It’s Kelly Renard again, and earlier this week, I shared the epiphany I had when I realized that I could never recreate the experience of ANC with staff back home. They had to be a part of it themselves. And this epiphany hit me at a terrific time: the upcoming ANC was going to be held in our home state of Pennsylvania.
Realizing how important it was that staff experience ANC firsthand, I began laying the groundwork. I talked about it—a lot. I told my staff about the educational sessions, the show floor, the blow-you-away keynote presentations, the parties and the food. I talked non-stop about the experience and how much fun it was.
From many of my team members, the response I received was a look as though I had dyed my hair lime green. I persevered. Ten months before ANC, I told them to mark their calendars; it was plenty of time to arrange schedules, plan for care of kids and prep the spouse for a few days’ absence. I rode the train myself, mapping out exactly what would be involved for those who had never traveled outside of the county.
Seven months in advance of ANC was the deadline for staff to let me know who was interested in going. There was not one taker—just a single “maybe.” This was so frustrating to me! I knew that it was largely because they just didn’t know what they were missing—but I wasn’t going to let them use that as an excuse. I made ANC attendance mandatory.
I assigned roommates, scheduled trains, made itineraries, arranged for tickets to events and created a packing list. In response, I got a few sighs of relief, possibly because I had made the decision and relieved any “guilty” feelings related to causing family inconveniences. But I also got grumbles, and I knew that some were angry with my action.
The # 1 question: “Are we being paid?” Yes—I budgeted to pay them for all the educational time, but not for parties or time spent sleeping! I saw this as simply the next step in a training program I had started earlier, in which I took staff offsite for a full day of paid training. Obviously, a multi-day trip to ANC was more expensive, but it was an investment in the business of my school nutrition operation that I felt was worth it. I thought the “bonding” time away from the school was important. And they needed to learn some lessons that I couldn’t teach:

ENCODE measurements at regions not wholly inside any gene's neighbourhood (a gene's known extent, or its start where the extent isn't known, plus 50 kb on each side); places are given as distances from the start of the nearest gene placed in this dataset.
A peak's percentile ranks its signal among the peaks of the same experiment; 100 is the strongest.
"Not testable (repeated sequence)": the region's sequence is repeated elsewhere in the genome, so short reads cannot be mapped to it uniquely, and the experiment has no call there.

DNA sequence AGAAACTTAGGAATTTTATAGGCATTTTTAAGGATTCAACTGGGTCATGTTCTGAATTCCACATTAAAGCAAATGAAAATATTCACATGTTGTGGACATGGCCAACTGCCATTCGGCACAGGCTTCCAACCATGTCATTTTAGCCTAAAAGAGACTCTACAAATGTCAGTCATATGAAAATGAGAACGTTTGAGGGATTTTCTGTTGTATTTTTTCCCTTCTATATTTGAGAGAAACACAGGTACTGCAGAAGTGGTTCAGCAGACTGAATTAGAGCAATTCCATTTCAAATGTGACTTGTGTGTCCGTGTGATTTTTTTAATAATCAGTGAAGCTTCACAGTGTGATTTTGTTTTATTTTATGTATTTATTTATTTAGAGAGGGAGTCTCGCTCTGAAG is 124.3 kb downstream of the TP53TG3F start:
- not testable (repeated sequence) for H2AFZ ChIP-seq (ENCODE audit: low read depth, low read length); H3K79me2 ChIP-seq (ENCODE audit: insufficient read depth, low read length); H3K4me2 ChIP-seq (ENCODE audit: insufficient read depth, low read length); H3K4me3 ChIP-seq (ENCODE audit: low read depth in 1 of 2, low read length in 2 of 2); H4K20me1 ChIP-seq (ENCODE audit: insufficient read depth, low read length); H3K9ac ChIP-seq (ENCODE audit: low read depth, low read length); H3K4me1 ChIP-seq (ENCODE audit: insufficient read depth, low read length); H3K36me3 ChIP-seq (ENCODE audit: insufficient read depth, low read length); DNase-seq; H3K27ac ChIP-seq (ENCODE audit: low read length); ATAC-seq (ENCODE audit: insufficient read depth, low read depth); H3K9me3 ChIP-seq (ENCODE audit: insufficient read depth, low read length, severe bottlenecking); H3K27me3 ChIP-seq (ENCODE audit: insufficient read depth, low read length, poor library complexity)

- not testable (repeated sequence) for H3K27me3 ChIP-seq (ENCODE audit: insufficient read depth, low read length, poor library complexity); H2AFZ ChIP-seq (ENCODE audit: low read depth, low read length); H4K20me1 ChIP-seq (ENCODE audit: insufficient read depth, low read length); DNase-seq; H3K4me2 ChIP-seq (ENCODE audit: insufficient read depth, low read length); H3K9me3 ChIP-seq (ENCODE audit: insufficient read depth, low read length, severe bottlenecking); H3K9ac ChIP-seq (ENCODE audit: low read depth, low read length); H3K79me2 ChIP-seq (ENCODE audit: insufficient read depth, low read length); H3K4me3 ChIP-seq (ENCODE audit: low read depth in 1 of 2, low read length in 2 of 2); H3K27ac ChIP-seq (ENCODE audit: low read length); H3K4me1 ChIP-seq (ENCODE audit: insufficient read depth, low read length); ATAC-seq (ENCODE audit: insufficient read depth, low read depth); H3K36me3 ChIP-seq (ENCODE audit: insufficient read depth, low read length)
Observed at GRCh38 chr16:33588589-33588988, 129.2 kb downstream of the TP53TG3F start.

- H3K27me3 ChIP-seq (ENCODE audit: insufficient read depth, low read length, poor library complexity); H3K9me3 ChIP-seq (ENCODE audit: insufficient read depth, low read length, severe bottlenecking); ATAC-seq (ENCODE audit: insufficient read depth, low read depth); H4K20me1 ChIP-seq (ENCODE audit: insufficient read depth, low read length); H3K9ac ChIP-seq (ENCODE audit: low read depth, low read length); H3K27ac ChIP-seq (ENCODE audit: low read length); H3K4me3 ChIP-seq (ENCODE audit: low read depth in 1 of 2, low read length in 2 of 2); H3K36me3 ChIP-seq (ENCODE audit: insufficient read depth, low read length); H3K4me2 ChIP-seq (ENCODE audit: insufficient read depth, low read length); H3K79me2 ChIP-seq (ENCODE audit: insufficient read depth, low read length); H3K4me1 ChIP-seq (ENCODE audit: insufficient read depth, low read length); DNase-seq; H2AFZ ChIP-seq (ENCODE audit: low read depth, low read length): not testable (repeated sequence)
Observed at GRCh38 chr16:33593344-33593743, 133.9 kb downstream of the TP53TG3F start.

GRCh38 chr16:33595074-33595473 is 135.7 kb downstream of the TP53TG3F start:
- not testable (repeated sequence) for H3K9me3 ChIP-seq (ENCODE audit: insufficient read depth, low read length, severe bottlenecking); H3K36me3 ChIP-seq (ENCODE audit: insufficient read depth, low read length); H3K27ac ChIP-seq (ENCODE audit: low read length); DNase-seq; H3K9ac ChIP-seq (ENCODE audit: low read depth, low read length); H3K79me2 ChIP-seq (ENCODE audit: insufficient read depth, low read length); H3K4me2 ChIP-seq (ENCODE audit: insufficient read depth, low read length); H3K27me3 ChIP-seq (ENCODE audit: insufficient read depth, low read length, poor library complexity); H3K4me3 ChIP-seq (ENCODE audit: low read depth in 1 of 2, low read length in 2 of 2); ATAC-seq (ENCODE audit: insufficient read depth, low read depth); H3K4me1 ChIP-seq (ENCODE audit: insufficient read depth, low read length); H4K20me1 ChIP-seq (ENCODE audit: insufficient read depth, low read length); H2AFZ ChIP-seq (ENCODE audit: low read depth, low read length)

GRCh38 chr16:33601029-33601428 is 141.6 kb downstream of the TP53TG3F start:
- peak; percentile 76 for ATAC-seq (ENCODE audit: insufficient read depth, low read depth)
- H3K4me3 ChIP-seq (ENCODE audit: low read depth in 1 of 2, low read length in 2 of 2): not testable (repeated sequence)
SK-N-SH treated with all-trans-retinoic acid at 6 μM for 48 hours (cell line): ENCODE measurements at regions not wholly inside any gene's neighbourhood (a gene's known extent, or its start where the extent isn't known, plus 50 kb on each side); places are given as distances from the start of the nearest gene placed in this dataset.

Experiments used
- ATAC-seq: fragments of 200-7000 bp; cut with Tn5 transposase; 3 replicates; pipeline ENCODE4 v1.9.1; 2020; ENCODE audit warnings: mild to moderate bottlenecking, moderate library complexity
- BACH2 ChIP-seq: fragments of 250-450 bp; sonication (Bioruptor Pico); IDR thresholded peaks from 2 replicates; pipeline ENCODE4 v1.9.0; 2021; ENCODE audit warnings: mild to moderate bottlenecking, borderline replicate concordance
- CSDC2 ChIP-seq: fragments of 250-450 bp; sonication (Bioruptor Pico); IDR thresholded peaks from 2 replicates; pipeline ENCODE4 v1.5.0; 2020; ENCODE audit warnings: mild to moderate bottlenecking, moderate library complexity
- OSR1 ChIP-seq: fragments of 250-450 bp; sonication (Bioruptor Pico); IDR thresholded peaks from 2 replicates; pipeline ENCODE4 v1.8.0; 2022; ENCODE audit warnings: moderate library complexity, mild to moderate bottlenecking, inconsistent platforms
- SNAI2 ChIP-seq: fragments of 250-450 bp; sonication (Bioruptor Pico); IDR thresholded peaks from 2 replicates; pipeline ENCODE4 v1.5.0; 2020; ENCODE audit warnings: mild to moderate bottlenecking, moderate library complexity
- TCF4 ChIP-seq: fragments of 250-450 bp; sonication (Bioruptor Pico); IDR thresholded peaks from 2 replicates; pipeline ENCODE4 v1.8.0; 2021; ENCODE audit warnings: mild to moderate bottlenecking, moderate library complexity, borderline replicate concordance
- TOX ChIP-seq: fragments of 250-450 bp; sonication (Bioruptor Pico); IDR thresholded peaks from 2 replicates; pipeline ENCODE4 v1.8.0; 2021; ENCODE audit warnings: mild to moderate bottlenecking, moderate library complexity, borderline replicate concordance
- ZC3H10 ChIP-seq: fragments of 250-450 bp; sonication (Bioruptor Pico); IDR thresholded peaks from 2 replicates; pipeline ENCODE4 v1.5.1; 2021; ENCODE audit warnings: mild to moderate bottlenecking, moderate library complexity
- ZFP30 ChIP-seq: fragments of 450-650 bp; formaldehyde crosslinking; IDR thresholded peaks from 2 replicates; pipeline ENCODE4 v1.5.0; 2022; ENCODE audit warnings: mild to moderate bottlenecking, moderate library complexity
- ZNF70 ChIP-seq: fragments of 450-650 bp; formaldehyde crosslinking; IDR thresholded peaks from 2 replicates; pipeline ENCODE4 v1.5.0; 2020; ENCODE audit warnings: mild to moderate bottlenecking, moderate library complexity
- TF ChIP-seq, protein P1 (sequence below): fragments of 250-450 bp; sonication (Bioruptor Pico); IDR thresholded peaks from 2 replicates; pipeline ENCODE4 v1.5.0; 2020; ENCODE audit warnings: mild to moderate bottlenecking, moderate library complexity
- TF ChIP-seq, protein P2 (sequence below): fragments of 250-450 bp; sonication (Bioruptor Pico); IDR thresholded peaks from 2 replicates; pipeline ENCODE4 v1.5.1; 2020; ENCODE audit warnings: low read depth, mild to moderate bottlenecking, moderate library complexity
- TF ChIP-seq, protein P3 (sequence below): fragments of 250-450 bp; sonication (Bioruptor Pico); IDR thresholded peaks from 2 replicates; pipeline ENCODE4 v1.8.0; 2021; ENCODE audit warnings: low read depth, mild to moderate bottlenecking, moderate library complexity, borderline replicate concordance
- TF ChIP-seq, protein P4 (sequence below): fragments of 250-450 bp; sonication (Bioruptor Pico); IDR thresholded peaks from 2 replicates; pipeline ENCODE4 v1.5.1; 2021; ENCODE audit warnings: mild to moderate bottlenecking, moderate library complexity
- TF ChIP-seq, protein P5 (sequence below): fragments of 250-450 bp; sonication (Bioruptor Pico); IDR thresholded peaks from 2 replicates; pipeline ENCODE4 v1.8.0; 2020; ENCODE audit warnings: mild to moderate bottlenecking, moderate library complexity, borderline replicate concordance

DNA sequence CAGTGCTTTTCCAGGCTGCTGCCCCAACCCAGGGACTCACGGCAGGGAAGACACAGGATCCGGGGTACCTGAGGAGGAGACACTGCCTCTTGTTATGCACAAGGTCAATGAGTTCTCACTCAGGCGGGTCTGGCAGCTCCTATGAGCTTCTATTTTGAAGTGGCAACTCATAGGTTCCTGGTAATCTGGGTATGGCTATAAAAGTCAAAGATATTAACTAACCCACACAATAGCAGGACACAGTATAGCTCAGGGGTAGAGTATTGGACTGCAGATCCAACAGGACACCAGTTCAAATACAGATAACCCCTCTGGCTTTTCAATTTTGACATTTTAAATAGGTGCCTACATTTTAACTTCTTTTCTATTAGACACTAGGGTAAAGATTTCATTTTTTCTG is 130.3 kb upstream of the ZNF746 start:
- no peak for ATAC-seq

Sharing ANC together was a huge investment in my team—it was something I couldn’t shy away from, so I made it work. I made the case to my boss, who has been very supportive of me and my association work. We had a go.
Well, if you have been to any ANC, then you will know that my bringing my team to ANC in Philadelphia was a complete success! My staff had a fantastic time and finally understood what I have been trying to explain and recreate to them about my experiences.
How about you? Have you always flown “solo” at ANC? Thinking about what it might entail to bring key staffers—or your whole team—along with you? While it’s not too late to register for ANC in Las Vegas at the end of June, you probably should be looking ahead to next year’s ANC in Dallas (July 11-14, 2010) or the 2011 ANC in Opryland, Nashville (July 9-13, 2011).
One great strategy for bringing your team to ANC is to establish a “scholarship fund” and conduct fundraisers to support it. That way, staff members still have the opportunity, even if you cannot budget for it. We use this scholarship fund for a variety of different training events and opportunities. Be sure your team is active in planning.
I am also taking advantage of SNA’s new School District Owned Membership option. I want everyone on my team to see the value that I place in their abilities. Sure, there will always be a bad, “brown” apple in one’s employee basket of nice red, green and yellow ones. But going through a process like the steps required to bring everyone to ANC helps to identify the real vibrant stars on your team who are worth your professional development energies!
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